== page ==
(Editor’s Note: I apologize for being somewhat MIA. April has proven to be much busier than I expected. However, I hope you are enjoying the wonderful content provided by my contributors. Today I have a guest post from fellow personal finance blogger Anum Yoon. Happy reading! 🙂 )
Constantly moving to different countries over the course of my life has taught me a lot of things. When people learn about my excessive wanderlust, they often ask me the same question.
“What was your favorite country??”
My responses were usually along the lines of, “they all have their pros and cons, so it’s hard to pick one.”
Although recently I realized that I had been weighing these pros and cons in terms of money – but I’ll talk more about that later.
I was born in Seoul, Korea, but I started traveling at the mere age of one. My first trip was to the Philippines, and obviously I don’t remember any part of it. But I do remember that I was three years-old when my family relocated to the fast-paced scene of Hong Kong. All throughout the years I spent in Hong Kong, I visited Korea every year to visit family because my mother feared that I would otherwise get out of touch with my Korean roots.
Speaking of roots…my life was basically uprooted beyond repair when I was sent to a boarding school in the Himalayas. I was 14 and furious at my parents for going ahead and making that kind of crazy decision for me.
My first experience in India left me with utter shock because of the dusty heat stroke and overwhelmingly rich smells that hit me the second I stepped foot out of the Indira Gandhi Airport. It took a full day on the bumpy road before I reached my high school campus that was neatly tucked away in the middle of nowhere.
I soon realized that everything was dirt cheap in India. I remember seeing six of my classmates order a crazy amount of food for themselves and only pay Rs. 400 (around $6). I was so surprised that food could ever be sold that cheap, considering that there was so much food leftover.
In Korea and Hong Kong, I typically spent $6 for any meal that I chose to eat out for, although there are plenty of good restaurants where you could eat for even less.
After high school, I chose to attend Penn State, so I excitedly arrived at the Ocean City airport (don’t ask, it was my parents’ idea) to start my new life in America. I remember being a little taken aback at some of the prices of food, and the fact that there was a baby parade going on, but for the most part, I was okay with it.
Fast forward to international student orientation week -we were all freaked out about the costs for everything. The cheapest meal I could find was $6 at a Chinese restaurant hidden in the basement of an apartment building. My college roommate and I went to the same middle school in Hong Kong, so we were baffled at how expensive everything was.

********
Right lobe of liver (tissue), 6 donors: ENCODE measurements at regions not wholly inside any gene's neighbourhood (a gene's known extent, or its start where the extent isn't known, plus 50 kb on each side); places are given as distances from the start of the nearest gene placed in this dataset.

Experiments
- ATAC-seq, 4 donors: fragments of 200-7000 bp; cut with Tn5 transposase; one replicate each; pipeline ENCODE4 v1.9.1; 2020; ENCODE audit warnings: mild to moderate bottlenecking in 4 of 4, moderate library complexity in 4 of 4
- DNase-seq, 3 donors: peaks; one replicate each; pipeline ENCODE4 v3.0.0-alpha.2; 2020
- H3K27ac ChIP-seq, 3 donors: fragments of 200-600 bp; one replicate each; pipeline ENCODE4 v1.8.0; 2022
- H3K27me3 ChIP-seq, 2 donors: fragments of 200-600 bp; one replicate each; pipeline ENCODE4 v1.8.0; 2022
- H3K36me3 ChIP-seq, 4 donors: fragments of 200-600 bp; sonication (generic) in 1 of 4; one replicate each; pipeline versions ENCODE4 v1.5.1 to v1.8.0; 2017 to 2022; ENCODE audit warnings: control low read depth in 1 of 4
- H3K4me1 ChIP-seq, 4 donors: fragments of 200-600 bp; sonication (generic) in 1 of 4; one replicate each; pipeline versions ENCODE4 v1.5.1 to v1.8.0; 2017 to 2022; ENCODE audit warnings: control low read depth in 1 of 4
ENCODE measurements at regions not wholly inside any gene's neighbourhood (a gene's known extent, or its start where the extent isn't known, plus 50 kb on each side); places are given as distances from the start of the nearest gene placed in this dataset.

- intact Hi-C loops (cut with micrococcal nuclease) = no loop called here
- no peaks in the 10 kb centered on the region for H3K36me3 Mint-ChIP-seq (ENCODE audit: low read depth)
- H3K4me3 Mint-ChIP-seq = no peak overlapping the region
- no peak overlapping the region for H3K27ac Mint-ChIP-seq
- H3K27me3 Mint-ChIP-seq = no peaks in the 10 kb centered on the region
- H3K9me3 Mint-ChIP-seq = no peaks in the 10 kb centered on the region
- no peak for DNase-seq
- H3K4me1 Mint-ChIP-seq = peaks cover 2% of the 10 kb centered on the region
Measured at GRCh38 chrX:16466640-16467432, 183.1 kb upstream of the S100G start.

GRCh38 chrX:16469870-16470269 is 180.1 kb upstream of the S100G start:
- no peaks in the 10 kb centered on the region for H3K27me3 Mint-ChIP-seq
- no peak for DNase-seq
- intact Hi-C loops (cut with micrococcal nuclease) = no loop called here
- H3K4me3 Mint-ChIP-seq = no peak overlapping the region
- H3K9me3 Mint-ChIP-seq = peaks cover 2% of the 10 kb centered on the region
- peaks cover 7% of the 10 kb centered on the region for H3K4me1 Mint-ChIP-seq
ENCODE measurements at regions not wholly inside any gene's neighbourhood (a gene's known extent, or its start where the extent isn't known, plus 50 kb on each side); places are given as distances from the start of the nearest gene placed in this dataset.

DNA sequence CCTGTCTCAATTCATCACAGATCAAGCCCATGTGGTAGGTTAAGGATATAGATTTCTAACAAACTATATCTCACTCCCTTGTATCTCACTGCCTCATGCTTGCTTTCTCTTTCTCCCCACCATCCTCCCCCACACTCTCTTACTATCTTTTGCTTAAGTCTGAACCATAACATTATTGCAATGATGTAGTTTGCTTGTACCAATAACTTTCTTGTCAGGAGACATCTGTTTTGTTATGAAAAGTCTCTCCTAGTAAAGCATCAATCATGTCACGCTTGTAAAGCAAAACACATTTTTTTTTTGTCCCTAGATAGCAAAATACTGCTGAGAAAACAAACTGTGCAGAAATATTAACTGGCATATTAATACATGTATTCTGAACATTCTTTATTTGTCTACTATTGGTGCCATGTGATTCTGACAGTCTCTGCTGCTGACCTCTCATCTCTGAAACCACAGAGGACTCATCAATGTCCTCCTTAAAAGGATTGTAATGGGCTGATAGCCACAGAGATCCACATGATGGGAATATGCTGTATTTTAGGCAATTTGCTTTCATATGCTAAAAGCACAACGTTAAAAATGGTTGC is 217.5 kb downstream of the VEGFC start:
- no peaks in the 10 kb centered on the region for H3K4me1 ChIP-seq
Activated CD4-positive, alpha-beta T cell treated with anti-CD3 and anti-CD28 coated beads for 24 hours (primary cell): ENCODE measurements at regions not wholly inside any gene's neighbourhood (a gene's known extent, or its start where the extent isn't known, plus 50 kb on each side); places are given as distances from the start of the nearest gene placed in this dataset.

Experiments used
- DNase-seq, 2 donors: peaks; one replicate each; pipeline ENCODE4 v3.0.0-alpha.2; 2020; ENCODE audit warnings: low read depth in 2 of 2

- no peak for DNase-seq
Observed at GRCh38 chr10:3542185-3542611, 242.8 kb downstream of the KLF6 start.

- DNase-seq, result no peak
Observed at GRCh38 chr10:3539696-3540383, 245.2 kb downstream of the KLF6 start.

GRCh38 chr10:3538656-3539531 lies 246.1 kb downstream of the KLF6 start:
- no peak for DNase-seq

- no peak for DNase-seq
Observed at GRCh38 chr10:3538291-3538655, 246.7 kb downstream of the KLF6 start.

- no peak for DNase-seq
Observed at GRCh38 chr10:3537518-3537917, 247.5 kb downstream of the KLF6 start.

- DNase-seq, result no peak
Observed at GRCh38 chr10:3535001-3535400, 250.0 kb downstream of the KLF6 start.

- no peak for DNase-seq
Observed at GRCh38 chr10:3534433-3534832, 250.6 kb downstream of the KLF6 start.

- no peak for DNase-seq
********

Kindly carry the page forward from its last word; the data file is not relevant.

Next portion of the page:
I know I mentioned how cheap the food was in Hong Kong, but it’s important to note that Hong Kong is the second most expensive city to live in the world. Dining can be very expensive in Hong Kong, but you can always find very cheap and delicious alternatives when you’re willing to compromise the level of ambience (ahem, sanitation). That being said, the grocery prices were at least 30% higher in PA than in Hong Kong. Restaurant prices were around 60% higher in the US compared to Hong Kong as well.
Now let me help you understand what I was going through at the time a little more clearly. My roommate lived almost her entire life in Hong Kong and then came to the States. I basically came to the U.S straight out of high school in rural India. A basic meal out in State College was 200% more costly than it was in India. Even McDonald’s was over 130% more expensive. Let’s not even get into the cost of transportation. Taking a single trip on the bus cost me $1.75 in State College and that’s almost 1000% higher than any local bus ride would have cost me in India.
From New Delhi to Mussoorie (where my school was), I was able to pay only $40 as a fixed rate for my cab ride of over 170 miles. You can understand why I was so appalled when a ten minute cab ride in the States cost me ten bucks including a tip.
While I’m mentioning tips, let me stress that I had never come across this social concept beforehand. So I had to download 2 different apps to help me figure out the acceptable tip amount for every situation. I had the misfortune of
a friend a terrible person tell me that it was rude to not pay at least 40% of the total tab as a tip. I was so distraught that I had to pay 40% tips to not be deemed as “cheap”,and I was further stressed because I didn’t want to potentially make other Internationals look bad by not exercising due diligence in paying the right amount of tips. It took two weeks for my American friends to figure out that I had been paying an absurdly high tip of 40% when they caught me tipping the pizza delivery guy $15.
Once I started mentally doing currency rate conversions and figuring out price differences between different markets, budgeting and tracking my spending became easy. Whatever your situation is, as long as you’re tracking your spending down to every detail, and setting boundaries for the maximum amount you would spend on certain items, living within your means becomes second nature.
After all the years I spent in the States, going through funny mishaps and frustrating misunderstandings, I can now proudly say that I’ve more or less perfectly assimilated into the culture here (monetary and otherwise). It took me a while to get here, but I have successfully tackled the task of becoming a responsible U.S consumer with an excellent credit score.
About the Author
Anum Yoon is a blogger, freelance writer and everything in between. She loves writing about personal finance, as seen on her blog Current on Currency. When she’s not budgeting for her traveling endeavors, she’s on Twitter, so check out her latest updates.